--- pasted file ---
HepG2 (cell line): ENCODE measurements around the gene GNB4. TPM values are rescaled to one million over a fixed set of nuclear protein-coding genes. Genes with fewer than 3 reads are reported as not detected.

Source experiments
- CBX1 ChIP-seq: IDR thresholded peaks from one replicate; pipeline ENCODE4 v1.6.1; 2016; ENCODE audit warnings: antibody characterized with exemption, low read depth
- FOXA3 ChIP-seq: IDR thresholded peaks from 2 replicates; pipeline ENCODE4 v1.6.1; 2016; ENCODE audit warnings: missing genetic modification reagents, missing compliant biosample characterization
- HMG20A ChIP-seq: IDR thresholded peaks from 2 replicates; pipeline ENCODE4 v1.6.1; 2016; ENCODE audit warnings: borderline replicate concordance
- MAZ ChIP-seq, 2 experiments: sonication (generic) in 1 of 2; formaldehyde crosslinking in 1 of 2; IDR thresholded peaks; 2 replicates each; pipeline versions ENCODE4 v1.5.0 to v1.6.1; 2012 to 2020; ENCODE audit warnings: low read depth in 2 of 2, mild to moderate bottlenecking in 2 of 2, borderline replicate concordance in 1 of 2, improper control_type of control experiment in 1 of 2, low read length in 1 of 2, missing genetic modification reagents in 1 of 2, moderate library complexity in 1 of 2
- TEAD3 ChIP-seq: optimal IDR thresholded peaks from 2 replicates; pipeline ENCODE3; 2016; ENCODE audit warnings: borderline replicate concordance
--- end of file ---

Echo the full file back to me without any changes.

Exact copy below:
HepG2 (cell line): ENCODE measurements around the gene GNB4. TPM values are rescaled to one million over a fixed set of nuclear protein-coding genes. Genes with fewer than 3 reads are reported as not detected.

Source experiments
- CBX1 ChIP-seq: IDR thresholded peaks from one replicate; pipeline ENCODE4 v1.6.1; 2016; ENCODE audit warnings: antibody characterized with exemption, low read depth
- FOXA3 ChIP-seq: IDR thresholded peaks from 2 replicates; pipeline ENCODE4 v1.6.1; 2016; ENCODE audit warnings: missing genetic modification reagents, missing compliant biosample characterization
- HMG20A ChIP-seq: IDR thresholded peaks from 2 replicates; pipeline ENCODE4 v1.6.1; 2016; ENCODE audit warnings: borderline replicate concordance
- MAZ ChIP-seq, 2 experiments: sonication (generic) in 1 of 2; formaldehyde crosslinking in 1 of 2; IDR thresholded peaks; 2 replicates each; pipeline versions ENCODE4 v1.5.0 to v1.6.1; 2012 to 2020; ENCODE audit warnings: low read depth in 2 of 2, mild to moderate bottlenecking in 2 of 2, borderline replicate concordance in 1 of 2, improper control_type of control experiment in 1 of 2, low read length in 1 of 2, missing genetic modification reagents in 1 of 2, moderate library complexity in 1 of 2
- TEAD3 ChIP-seq: optimal IDR thresholded peaks from 2 replicates; pipeline ENCODE3; 2016; ENCODE audit warnings: borderline replicate concordance